This teacher is holding a limiting belief about Christopher, likely several limiting beliefs, but we were able to unearth one major one. Without exploring beliefs, the strategies we prioritize will fall short. New behaviors with old beliefs do not work. The teacher may try the new strategies but when they don’t work all the way, she will revert back to old behaviors and be right back where she started. This will erode trust in your partnership and the teacher will lose hope that positive change is possible. To make new behaviors stick, we must explore beliefs. We also cannot ignore that our beliefs are shaped by our experiences which in turn, are shaped by all aspects of our identity and socio-political consciousness. New behaviors with biased beliefs also do not work.
This next technique helps us bridge to some possible strategies this teacher can try.
TECHNIQUE #3: Identify multiple truths.
Help the client see that multiple things can be true at the same time. There’s more than one way to interpret a situation. When additional possibilities are identified it offers clients freedom. Having multiple perspectives to choose from empowers people and makes them much more likely to engage and try new things. Leveraging student voice (through direct student quotes) and/or elevating alternate perspectives from students/families/community members etc. can also be extremely helpful with this technique.
Let’s pick up the conversation where we left off with technique #2.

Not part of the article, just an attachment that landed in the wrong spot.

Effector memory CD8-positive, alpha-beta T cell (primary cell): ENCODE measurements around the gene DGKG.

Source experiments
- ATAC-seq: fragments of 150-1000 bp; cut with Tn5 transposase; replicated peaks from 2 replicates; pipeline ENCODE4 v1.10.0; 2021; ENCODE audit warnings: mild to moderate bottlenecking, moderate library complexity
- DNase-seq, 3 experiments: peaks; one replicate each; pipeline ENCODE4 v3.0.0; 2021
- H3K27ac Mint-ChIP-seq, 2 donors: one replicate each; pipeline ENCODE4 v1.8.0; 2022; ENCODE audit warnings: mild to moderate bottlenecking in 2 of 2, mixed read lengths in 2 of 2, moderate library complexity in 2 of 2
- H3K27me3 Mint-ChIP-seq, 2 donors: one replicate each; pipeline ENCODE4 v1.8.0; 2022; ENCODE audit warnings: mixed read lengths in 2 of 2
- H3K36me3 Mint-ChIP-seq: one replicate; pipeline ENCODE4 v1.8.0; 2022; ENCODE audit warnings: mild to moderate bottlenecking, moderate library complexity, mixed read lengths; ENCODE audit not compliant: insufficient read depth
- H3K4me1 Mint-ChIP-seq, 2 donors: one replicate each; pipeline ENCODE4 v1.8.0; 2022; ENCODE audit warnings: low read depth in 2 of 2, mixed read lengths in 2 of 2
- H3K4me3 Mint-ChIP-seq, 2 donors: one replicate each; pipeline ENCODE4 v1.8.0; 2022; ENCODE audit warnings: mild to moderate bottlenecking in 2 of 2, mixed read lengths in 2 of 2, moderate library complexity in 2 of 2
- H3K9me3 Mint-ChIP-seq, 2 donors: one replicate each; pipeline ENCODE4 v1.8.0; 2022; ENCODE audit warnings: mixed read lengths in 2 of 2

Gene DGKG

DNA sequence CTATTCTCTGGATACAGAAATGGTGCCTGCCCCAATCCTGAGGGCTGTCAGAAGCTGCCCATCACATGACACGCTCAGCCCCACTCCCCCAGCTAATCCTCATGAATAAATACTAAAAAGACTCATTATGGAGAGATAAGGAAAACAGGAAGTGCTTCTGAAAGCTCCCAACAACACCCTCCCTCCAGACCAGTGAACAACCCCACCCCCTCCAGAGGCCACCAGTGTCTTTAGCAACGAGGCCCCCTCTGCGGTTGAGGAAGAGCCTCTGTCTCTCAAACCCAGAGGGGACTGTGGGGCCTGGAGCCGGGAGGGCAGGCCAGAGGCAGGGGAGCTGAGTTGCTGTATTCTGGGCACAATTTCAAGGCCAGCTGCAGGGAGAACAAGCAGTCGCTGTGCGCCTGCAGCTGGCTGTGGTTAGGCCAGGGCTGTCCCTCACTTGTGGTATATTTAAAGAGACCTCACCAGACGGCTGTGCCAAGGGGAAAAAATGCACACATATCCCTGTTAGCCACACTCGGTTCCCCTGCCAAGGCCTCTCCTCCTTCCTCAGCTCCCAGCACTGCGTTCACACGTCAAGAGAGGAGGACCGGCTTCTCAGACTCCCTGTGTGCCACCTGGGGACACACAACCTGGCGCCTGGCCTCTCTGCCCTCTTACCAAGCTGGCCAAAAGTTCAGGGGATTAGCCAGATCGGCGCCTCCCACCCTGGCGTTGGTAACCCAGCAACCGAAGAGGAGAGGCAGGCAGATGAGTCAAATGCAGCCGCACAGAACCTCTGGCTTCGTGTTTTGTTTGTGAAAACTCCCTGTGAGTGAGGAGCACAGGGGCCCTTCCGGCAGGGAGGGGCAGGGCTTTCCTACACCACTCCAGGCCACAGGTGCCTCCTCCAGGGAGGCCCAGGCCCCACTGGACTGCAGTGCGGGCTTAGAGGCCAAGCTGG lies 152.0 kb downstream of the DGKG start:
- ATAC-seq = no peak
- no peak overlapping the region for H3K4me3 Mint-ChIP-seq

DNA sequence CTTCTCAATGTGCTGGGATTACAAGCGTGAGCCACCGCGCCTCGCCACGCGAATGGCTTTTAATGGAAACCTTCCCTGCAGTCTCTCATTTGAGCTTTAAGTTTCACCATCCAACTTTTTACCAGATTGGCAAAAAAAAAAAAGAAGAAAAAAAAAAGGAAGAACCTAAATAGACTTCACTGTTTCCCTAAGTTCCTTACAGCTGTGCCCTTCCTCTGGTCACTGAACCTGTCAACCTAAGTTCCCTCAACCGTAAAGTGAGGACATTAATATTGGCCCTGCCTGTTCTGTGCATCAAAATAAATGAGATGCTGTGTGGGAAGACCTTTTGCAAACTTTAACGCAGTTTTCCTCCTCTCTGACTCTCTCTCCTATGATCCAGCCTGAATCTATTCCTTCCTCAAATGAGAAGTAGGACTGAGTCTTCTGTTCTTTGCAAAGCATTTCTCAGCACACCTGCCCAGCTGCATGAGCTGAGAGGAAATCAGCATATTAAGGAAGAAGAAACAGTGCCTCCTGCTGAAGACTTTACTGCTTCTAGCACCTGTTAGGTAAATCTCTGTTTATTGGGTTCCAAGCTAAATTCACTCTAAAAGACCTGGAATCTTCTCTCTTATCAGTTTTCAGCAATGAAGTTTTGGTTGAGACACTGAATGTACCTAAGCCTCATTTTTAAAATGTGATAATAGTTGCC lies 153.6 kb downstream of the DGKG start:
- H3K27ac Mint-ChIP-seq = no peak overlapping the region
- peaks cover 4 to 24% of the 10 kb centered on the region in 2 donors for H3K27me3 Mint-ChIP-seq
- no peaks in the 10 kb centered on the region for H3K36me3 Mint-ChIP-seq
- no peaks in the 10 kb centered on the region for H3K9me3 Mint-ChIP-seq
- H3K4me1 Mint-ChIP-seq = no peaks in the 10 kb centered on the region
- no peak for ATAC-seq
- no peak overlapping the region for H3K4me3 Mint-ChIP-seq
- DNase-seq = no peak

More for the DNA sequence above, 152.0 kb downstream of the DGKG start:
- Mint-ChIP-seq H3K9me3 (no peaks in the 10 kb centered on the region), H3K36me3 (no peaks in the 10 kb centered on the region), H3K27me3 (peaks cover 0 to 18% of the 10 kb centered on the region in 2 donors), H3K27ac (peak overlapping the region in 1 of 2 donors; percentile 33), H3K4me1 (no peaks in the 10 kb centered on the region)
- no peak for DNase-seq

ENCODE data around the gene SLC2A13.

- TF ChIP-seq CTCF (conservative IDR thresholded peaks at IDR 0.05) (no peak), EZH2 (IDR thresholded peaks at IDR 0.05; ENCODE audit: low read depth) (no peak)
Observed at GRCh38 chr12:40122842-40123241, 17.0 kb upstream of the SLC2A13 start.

Why this works:
This teacher was stuck in binary thinking. From her perspective kids could only understand one of two things 1) Christopher getting a timeout means it’s not okay to misbehave or 2) If Christopher does not get a timeout, that means it is okay to misbehave. This is problematic for a few reasons. Mostly, this is based on an extremely flawed premise that meeting the needs of children means every child gets exactly the same thing. We must be much more responsive than that. Also, we are putting a lot of weight on Christopher’s experience to send a message to the rest of the class. This can’t be his responsibility to bear. It is extremely unfair and unjust. This binary thinking was also blocking access to a much more empowering message about never giving up on children that is actually in much tighter alignment to the type of culture this teacher wants to create. In addition, the teacher was limited by the ‘rules of the system.’ Instead of activating more curiosity and a better understanding of Christopher’s needs, she was more focused on holding tightly to the ‘rules’. By holding up multiple truths it helps the client see what else is there and empowers them to make better-informed decisions.
The Bottom Line
- In order for teachers to continuously grow into reflective practitioners and improve student outcomes, they need to be centered on their own power. They can influence much more than they realize and their coach can help them make sense of that power in healthy ways.
- Everyone deserves to be part of a culture that honors their humanity and dignity and is conducive to a positive learning experience. We must consistently and rigorously interrogate the beliefs that may block us from that.
- Helping teachers see that multiple things can be true all at once helps push beliefs and opens up new possibilities that might otherwise be ignored.
We can use these techniques in isolation as needed but they pack a much stronger coaching punch when used in conjunction with each other. Try these out so when experiencing resistance instead of being “done here” you and your client are excited that you are “barely getting started here.”